Plate tectonics is a theory proposed by H. H. Hess in 1960 to explain the mechanics of continental drift. The theory proposes that the crust of the Earth, together with the upper portion of the mantle, which forms the lithosphere, consists of rigid slabs or plates. The plates continually shift their position in relation to one another. Beneath the lithosphere is the asthenosphere, which is believed to be plastic.
Oceanic ridges, trenches and transform faults bind the plates. Oceanic ridges appear where two plates are moving apart. This leaves a gap that is continuously filled with magma, rising from the asthenosphere. When magma cools, it forms new crust, which becomes part of the moving plates. This is referred to as sea-floor spreading. Although the rate of spreading is slow, it is not negligible. The Atlantic Ocean is opening up at a rate of 0.75 inches per year. The fastest rate observed is at the Pacific Rim, which creates four inches of new crust each year.
At points where plates converge, trenches are formed. One plate slides under the other and enters the mantle. Therefore, plate edges are destroyed at trenches. Since the volume of the earth is constant, a balance is maintained between the amount of crust created at the ridges and that destroyed at the trenches.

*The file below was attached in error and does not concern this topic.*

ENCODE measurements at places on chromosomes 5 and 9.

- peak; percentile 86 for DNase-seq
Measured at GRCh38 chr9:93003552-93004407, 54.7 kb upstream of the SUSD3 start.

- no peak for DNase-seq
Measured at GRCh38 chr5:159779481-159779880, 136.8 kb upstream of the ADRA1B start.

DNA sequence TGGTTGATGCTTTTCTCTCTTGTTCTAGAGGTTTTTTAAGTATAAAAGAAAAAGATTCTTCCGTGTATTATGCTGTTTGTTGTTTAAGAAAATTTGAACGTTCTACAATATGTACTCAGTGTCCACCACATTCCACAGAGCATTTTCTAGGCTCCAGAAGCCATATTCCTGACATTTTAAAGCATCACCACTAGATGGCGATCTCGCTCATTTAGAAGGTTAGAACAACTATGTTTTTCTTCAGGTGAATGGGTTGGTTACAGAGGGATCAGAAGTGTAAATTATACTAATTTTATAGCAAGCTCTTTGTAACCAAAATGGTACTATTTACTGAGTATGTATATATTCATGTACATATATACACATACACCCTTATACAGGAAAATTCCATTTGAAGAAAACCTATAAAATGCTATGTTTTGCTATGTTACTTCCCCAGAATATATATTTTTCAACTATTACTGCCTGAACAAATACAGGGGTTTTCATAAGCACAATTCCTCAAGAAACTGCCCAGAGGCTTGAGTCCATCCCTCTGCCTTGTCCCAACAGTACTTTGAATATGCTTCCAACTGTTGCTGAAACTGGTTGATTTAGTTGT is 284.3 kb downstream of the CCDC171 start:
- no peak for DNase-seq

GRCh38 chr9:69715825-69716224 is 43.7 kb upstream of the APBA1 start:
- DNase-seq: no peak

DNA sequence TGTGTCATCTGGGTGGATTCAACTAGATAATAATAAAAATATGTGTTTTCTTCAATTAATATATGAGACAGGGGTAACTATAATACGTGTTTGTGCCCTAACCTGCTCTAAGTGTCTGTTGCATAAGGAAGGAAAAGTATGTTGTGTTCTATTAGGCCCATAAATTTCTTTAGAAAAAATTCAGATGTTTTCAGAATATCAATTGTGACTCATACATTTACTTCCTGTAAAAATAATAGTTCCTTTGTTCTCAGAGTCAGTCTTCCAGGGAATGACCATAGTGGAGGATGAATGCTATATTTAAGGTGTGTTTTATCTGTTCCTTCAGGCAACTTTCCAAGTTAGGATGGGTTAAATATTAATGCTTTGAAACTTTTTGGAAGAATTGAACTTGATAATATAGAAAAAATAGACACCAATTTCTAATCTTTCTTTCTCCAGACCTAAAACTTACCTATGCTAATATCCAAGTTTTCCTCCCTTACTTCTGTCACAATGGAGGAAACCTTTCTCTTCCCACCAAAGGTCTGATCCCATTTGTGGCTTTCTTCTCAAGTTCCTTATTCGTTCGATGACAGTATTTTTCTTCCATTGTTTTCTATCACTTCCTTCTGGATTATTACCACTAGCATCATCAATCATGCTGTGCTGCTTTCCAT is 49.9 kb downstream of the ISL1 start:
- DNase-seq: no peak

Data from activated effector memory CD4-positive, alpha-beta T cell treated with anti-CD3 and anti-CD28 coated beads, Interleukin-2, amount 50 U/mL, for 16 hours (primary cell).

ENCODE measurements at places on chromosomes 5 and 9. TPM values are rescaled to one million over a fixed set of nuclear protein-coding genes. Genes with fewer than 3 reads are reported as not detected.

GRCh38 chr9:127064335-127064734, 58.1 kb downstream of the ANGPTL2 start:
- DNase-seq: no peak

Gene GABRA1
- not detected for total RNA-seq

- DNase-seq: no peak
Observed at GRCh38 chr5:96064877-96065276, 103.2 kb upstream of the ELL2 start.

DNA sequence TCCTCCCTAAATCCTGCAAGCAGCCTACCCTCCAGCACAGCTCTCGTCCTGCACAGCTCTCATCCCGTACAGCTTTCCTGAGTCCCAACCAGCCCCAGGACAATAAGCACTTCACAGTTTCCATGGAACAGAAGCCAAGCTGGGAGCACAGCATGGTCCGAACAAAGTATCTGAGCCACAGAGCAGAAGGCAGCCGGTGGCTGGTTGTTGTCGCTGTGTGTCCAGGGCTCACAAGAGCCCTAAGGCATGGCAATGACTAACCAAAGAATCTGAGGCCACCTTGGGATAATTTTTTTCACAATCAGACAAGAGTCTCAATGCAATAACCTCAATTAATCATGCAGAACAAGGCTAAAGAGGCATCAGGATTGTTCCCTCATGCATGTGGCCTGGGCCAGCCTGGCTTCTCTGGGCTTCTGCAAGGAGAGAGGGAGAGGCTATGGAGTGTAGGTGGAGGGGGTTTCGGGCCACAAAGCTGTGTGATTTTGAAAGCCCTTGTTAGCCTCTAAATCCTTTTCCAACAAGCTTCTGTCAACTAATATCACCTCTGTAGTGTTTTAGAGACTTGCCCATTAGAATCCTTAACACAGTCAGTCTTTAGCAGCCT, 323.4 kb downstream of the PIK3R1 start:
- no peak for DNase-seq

The leading edges of the colliding plates may be oceanic crust, or one may be oceanic while the other is continental. The oceanic will be the sinking plate. Both plates may also be continental. In the last two cases the sedimentary cover is crumpled and injected with material melted by heat generated by the collision. This produces mountains such as the Andes and the Himalayas.
Transform faults separate two crustal plates where they slide past one another. A transform fault links two segments of a ridge, and the ridge offset gives an apparent motion opposite to the real movement. They are active only between the ridge crests where opposite crustal spreading occurs. It is only a dead scar where both sides move together at the same rate. They sometimes slice through continents, for example, the San Andreas Fault, which runs from the Gulf of California through San Francisco.
One of the first theories explaining continental drift came about in 1927, when British geologist Arthur Holmes suggested convection currents in the mantle may be responsible. Heat differences generate convection currents. Global tectonics theory suggests that convection currents exist in the asthenosphere and possibly in the lower mantle. These currents form convection cells that rise under ridges and descend under trenches. Measurements of heat radiated from the Earth that depicts high values along ridges and low values among trenches tend to support this theory.
The hypothesis of sea-floor spreading became further established in 1966. Independent oceanographic data involving microfossils and sediment thickness, showing it is thicker on older crusts where they have had more time to accumulate, provided additional evidence. Measurements of heat flow from the Earth’s interior as well as paleomagnetic and seismological studies gave it further credence. The term “global tectonics” came to be used in 1968 to explain the relationship between spreading ridges, transform faults, sinking trenches, drifting continents and mountain building.